Katy Simpson Smith was born and raised in Jackson, Mississippi. She attended Mount Holyoke College and received a PhD in history from the University of North Carolina at Chapel Hill and an MFA from the Bennington Writing Seminars. She has been working as an adjunct professor at Tulane University as an adjunct professor at Tulane University and is the author of We Have Raised All of Us: Motherhood in the South, 1750-1835. She lives in New Orleans.
Check out the author's website
Check out this video about the book!
On days in August when sea storms bite into the North Carolina coast, he drags a tick mattress into the hall and tells his daughter stories, true and false, about her mother.This story begins with vibrant 10-year-old Tabitha who lives on the North Carolina coast with her father John. Her mother died in childbirth, so she never knew her, but she and her father have a good life together. Tabitha is a daughter of the sea, having been raised with the stories her father has told of his days as a pirate. She dreams of traveling the seas herself, but her father keeps her safely ensconced on shore.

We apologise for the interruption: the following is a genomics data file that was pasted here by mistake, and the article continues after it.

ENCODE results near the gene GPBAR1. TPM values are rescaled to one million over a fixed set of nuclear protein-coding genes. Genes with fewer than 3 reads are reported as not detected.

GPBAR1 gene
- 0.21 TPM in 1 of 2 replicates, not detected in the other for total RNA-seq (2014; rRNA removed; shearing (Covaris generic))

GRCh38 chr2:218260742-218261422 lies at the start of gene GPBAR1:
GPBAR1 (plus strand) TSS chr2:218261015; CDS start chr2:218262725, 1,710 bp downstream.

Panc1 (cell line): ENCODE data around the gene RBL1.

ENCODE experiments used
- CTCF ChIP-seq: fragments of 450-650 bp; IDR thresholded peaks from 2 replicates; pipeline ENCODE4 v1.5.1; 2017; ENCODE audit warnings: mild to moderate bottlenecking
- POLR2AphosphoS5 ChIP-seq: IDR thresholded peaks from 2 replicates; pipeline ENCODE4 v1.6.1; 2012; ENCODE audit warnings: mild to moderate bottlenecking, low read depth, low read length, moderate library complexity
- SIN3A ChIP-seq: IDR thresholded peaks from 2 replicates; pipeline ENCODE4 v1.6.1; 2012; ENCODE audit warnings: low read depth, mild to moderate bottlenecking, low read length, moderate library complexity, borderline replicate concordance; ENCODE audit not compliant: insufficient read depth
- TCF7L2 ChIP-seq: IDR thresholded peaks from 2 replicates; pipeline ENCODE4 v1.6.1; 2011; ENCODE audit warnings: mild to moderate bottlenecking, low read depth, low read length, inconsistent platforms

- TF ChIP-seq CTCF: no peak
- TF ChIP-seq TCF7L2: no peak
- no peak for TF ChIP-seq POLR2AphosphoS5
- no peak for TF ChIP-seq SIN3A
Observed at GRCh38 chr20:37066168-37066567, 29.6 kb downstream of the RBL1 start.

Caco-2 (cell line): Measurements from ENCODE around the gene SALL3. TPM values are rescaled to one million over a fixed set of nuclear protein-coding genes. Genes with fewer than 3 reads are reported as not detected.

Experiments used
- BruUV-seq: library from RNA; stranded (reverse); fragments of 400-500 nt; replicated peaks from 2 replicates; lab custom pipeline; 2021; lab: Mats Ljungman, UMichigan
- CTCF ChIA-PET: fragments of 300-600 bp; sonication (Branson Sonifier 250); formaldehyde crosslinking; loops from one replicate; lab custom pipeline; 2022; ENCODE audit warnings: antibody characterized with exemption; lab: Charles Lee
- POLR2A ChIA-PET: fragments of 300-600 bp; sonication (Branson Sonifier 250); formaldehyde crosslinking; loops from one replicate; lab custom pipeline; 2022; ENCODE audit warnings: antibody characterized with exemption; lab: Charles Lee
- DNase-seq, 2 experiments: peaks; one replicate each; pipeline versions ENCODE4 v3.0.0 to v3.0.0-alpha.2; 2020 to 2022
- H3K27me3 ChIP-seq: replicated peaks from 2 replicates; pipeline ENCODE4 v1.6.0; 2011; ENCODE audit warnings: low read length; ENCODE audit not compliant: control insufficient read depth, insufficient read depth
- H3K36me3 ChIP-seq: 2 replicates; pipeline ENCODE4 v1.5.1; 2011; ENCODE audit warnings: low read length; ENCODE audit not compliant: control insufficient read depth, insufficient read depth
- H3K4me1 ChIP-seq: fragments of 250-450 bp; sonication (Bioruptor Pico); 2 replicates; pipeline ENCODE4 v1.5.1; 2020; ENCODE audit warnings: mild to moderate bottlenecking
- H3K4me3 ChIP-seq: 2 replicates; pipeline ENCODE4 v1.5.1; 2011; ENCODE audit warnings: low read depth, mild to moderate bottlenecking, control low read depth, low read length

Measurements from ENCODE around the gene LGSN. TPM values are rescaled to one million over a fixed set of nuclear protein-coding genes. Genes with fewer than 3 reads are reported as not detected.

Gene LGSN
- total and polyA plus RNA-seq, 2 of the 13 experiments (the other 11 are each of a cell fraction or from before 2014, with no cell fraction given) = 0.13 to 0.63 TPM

After Tabitha comes down with yellow fever, her grandfather Asa draws close to the only thing left of his own daughter and his family, having lost his own wife in childbirth as well.
This story leads to reminiscing and goes back into the past to show how we came to the present. We learn about John's deceased wife Helen, her life and how he won her heart.
He laughed at the pit of a plum.We learn of the friendship that had developed between Helen and her slave Moll, who was "given" to her as a gift on her tenth birthday. We see the tragedy of Moll's life, and how every hope and dream she has exists in her eldest child Davy.
"You kissed me with the fruit still in your mouth," she said. He had not remembered.
These were her treasures, the bits of life she collected to remind herself of life, the tokens of experience. Her story of land and sea.
We witness a fresh start for John, and in the end of his life, Asa finds himself filled with regret for the things he has not done, and for his lack of kindness and consideration in his relationships.